There is very little in our culture that encourages contemplative silence, and a lot that prevents it. I think that many of us who shy away from intentional silent prayer time, might be surprised at how healing, calming, and restorative it can be.
The other big fear I have both experienced, and heard others express, is what if I sit, and listen, and wait in silence for God to be with me, and God doesn’t show up? Some people would rather not test that one.
At the risk of sounding dismissive of that very real concern, one I have also felt, I want to offer the counsel that if sitting in silent prayer is something fairly new to us, or something we have not done a lot of, it may take quite a while before we can settle in, and our inner and outer senses become more attuned, and we learn to pay closer attention.
My Quaker friends would say every moment of every day is potentially a sacramental moment, in which the divine is present with us, but we are not always ready, willing, or quite able to see, to hear, to feel the gentle presence.
I also believe that even if we have a time in which we sit in silence, and don’t notice anything of God, the fact that we are trying to pay attention, that we have some thirst or hunger, or curiosity for what might happen, is a sign that God is already at work in us, waking us up to a new possibility, and stirring that desire within us. Amen
“What does it mean to keep the Sabbath during a lockdown?”
Since Wednesday, which was Ash Wednesday, we have been in the season of Lent. For many followers of Jesus, Lent has historically been a period of about 40 days of prayerful remembrance of the time Jesus spent in the desert, just before he began his public ministry. Because those 40 days also lead up to Good Friday, they tend to be a sombre time, life in the shadow of the cross.
In some churches I’ve served, we would have a service in which we did the imposition of ashes, the sign of the cross on each person’s forehead, as a sign of penitence, with the quiet whisper of the haunting words, “Remember that you are dust, and to dust you shall return.”
The phrase cannot help but remind us of what we hear at the graveside. Ashes to ashes, dust to dust.
Many of us grew up with, or at least have heard of the custom of giving something up for Lent. Some of my Catholic friends talk about being told that since Jesus gave up his life, the least they can do is give up chocolate, or tobacco, or alcohol for the duration.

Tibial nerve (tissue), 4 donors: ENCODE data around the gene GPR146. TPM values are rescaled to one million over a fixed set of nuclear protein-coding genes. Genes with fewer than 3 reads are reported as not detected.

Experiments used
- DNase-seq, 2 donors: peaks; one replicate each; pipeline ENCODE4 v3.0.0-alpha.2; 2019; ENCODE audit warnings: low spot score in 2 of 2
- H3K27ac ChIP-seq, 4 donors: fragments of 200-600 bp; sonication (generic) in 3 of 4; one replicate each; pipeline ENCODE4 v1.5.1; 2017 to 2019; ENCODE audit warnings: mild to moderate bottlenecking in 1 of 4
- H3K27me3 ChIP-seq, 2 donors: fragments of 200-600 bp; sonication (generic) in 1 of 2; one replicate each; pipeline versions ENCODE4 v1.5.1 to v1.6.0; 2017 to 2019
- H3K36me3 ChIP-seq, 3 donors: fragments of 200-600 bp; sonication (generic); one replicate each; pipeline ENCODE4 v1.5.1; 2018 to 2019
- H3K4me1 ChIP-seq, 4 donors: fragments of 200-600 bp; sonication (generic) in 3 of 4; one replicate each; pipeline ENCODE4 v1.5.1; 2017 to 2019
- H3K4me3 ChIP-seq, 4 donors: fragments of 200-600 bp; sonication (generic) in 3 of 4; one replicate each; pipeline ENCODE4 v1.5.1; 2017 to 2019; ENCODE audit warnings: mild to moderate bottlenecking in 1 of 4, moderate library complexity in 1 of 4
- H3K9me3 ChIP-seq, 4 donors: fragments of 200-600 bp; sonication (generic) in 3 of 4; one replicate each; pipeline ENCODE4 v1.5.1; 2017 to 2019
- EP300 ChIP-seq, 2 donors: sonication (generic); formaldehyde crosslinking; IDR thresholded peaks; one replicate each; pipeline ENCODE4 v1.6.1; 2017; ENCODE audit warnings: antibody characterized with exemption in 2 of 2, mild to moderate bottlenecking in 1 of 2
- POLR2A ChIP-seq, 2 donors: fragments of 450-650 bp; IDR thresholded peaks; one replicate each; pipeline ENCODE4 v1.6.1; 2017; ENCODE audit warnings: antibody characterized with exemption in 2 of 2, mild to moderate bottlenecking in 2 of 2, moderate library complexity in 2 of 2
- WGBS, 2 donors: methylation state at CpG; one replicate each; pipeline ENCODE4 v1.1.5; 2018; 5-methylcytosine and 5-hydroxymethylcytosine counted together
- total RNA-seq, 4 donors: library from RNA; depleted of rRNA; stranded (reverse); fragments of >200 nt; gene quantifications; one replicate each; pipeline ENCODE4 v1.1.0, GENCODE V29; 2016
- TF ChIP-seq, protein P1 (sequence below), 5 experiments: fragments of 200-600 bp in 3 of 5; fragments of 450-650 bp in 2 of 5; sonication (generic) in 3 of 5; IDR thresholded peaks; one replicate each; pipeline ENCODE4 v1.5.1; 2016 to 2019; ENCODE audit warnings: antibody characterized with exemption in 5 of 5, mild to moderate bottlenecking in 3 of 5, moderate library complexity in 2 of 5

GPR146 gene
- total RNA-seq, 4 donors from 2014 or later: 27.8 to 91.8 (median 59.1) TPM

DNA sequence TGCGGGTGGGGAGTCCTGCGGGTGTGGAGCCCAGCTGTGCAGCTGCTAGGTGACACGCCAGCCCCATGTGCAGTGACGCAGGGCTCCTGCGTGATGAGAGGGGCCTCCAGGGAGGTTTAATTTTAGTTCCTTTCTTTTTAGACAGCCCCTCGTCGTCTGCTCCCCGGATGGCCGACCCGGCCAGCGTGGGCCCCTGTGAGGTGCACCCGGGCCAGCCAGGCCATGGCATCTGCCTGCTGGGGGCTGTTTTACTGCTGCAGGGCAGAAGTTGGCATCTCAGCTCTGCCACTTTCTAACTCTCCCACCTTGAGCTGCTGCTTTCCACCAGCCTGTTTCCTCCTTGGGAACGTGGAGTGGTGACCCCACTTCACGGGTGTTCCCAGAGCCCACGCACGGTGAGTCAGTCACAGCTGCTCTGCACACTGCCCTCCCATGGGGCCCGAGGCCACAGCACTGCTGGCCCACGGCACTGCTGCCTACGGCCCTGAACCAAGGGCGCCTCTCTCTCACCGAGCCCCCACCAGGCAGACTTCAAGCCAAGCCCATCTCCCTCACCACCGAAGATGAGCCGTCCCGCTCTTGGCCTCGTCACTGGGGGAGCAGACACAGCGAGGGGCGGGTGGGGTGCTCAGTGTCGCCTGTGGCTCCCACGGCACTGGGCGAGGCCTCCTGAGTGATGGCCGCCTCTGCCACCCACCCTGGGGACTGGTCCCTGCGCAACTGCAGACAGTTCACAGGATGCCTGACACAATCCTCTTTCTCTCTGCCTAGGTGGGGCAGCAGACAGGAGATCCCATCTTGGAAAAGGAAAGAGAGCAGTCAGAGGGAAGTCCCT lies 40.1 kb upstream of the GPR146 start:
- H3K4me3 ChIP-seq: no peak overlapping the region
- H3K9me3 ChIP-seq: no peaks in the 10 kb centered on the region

The day before Ash Wednesday is Mardi Gras, or Fat Tuesday. We also call it Pancake Tuesday, from the old custom of using up the richer food ingredients in the kitchen, like butter, adn eggs, and syrup, before moving to simpler, less celebratory food for the 6 weeks of Lent.
It may seem strange this year to talk about a time of voluntary deprivation, since many of us may feel like we are already giving up a lot for Covid. Those of us who are sticking with the protocols, have given up eating out, travelling, having friends and family over, going to the gym. We keep our distance from people, and can’t even see faces because of the masks, except on screens.
So what sense does it make to talk about giving up even more, for Lent? Maybe none, if we think of it only in terms of making a sacrifice, to prove we are worthy of something. That kind of giving up maybe isn’t really the point because we might be doing it mostly to make it seem like we are doing the proper religious things.
When I read the gospel stories about Jesus, I see someone who did not interest himself all that much in the outward appearance of being faithful. He was far more concerned about what was in people’s hearts. Jesus had little patience for those who would enforce religious rules for their own sake, without showing any care for the actual people involved.
One story we heard today is a good example- Jesus and his friends were on the road, travelling from one village to another. They were hungry, and they were poor, and even if they had the funds, there were no roadside restaurants where they could buy food.